The Pupil Premium is an amount of money allocated by the government to schools for:
- Children of statutory school age from low income families who are known to be eligible for free school meals (FSM)
- Children who have been looked after continuously for more than six months
- Children whose parents are currently working in the armed forces
In 2013-2014 the level of the Pupil Premium was £900 and in 2014/15 the level of premium was raised to £1300 per pupil. The DFE offer the following guidance on how the Pupil Premium is to be spent: ‘In most cases the Pupil Premium is allocated to schools and is clearly identifiable. It is for schools to decide how the Pupil Premium, allocated to schools per FSM pupil, is spent, since they are best placed to assess what additional provision should be made for the individual pupils within their responsibility…[Schools] will be held accountable for how they have used the additional funding to support pupils from low income families.
The purpose of the information on this page is to inform parents, carers, governors and other key stakeholders how much Pupil Premium has been received by the school, how it will be spent and the impact previous spending has had on pupils’ achievement including social and emotional wellbeing which is a significant barrier to learning for many disadvantaged pupils.
Historically, Buckingham Primary Academy has had a higher than average number of pupils eligible for Free School Meals, for example 38% of pupils were eligible for Free School Meals in 2013 which was significantly higher than the National Average of 26.7% at that time.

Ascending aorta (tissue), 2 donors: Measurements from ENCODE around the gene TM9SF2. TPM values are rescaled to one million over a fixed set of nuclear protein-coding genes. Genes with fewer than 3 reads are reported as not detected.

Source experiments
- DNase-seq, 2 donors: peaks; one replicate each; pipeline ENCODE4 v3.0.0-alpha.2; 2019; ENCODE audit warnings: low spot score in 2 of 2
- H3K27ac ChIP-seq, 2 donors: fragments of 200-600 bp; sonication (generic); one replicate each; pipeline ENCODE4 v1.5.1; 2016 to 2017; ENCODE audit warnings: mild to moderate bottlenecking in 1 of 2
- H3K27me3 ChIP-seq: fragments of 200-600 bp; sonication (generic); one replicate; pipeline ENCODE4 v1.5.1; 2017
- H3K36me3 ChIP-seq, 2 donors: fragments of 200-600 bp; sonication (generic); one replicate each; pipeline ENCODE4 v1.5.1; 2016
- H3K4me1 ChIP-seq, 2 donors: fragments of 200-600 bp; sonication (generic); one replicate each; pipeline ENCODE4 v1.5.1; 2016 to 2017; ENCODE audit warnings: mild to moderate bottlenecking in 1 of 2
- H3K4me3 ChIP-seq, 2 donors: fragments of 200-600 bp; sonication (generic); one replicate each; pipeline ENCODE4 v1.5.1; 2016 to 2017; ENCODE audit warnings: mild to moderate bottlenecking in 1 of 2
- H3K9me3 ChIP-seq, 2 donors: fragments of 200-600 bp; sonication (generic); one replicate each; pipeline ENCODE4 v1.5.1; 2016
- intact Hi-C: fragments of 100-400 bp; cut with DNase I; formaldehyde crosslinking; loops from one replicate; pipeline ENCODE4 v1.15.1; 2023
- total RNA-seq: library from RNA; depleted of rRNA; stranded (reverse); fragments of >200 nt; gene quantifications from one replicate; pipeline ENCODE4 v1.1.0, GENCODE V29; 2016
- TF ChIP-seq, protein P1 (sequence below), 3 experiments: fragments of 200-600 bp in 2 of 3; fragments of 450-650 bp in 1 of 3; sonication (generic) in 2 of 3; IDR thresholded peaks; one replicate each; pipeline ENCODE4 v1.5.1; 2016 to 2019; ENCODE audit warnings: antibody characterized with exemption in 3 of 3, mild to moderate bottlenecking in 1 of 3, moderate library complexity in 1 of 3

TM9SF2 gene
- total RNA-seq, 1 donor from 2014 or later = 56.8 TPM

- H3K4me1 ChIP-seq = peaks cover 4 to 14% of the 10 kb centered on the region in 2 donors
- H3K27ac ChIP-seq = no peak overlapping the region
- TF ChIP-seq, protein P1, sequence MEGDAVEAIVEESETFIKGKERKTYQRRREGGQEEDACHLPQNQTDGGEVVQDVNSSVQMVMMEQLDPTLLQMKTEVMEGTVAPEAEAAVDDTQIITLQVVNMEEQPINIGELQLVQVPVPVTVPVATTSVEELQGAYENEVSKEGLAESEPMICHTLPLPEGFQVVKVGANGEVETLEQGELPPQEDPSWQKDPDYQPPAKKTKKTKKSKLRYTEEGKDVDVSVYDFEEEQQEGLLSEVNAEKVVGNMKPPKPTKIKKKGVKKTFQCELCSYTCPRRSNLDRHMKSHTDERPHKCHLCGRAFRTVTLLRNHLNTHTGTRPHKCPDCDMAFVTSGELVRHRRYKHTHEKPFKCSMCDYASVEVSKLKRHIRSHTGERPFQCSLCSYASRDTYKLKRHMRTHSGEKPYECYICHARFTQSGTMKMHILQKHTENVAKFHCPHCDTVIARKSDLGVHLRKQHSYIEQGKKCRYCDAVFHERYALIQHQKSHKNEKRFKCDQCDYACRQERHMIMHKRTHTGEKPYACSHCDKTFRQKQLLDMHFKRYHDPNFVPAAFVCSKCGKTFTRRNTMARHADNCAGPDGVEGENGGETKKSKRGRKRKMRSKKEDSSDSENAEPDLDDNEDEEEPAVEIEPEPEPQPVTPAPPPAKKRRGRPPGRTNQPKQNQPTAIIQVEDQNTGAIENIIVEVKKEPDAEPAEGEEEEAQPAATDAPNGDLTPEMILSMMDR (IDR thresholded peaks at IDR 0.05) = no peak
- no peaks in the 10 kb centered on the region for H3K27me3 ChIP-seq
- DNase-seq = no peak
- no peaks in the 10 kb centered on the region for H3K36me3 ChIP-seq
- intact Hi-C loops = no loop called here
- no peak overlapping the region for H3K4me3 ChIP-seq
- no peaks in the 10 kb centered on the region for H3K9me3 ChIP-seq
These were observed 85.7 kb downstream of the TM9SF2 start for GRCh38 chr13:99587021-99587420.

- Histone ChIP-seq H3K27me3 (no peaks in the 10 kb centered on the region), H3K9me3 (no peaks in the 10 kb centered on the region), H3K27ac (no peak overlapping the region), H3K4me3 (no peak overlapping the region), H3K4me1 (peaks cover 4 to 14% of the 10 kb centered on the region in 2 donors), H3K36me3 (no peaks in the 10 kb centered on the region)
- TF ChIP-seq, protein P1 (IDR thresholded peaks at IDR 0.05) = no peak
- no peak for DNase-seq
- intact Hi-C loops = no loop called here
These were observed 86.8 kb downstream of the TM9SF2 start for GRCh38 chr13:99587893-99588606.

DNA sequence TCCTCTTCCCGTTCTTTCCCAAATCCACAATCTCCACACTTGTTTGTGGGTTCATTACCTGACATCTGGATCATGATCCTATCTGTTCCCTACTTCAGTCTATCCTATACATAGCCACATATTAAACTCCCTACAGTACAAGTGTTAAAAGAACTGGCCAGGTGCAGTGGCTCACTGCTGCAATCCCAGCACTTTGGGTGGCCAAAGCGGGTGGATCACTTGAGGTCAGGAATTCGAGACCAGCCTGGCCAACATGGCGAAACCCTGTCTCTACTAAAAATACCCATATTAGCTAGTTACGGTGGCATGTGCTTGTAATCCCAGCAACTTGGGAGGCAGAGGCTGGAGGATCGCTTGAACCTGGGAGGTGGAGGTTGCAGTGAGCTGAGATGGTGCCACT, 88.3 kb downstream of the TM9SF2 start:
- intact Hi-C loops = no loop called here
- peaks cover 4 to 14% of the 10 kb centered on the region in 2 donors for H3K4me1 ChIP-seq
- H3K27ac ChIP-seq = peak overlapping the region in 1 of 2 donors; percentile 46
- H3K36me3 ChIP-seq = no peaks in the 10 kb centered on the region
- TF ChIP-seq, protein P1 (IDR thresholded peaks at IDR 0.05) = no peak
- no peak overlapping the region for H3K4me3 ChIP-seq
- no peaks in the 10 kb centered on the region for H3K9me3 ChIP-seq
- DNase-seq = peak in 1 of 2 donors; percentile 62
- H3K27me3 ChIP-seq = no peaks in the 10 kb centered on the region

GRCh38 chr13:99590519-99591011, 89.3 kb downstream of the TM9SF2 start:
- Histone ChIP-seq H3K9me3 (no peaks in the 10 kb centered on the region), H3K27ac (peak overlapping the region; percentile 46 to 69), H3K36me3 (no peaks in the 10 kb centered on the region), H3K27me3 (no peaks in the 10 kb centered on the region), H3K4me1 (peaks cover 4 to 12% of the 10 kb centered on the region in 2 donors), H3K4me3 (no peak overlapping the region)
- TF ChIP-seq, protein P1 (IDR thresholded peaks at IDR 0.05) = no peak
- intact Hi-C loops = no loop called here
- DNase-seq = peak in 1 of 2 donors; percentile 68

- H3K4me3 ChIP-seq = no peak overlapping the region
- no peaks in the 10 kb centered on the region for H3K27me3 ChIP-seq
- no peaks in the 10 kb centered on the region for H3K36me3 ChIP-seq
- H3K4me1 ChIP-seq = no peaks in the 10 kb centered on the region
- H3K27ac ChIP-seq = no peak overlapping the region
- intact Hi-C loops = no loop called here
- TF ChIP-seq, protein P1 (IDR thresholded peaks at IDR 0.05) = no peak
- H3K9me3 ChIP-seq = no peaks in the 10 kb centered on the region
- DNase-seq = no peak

Currently, there are approximately 24.1%* of pupils eligible for Free School Meals which is above average when compared to data captured in the Department for Education’s (DfE) Schools, pupils and their characteristics: January 2018.
*(Based on data from Get Information about Schools which shows whether a pupil’s family have claimed eligibility for free school meals as reported in the annual spring school census. Parents are able to claim free school meals if they receive a qualifying benefit).
‘When compared to all primary schools, primary academies have a higher than average rate of eligibility, with 15.1% of pupils eligible for FSM, compared with 13.7% across all primary schools…However, the FSM rate varies notably between academy types. Sponsored primary academies had the highest rate of pupils eligible for, and claiming, FSM at 21.3%. Primary converter academies, however, had an FSM rate of 12.7%. In January 2018 there were only a small number of pupils in primary free schools (3,682), with an average FSM rate of 12.4%.’ [Source: DfE Schools, pupils and their characteristics: January 2018. Published June 2018]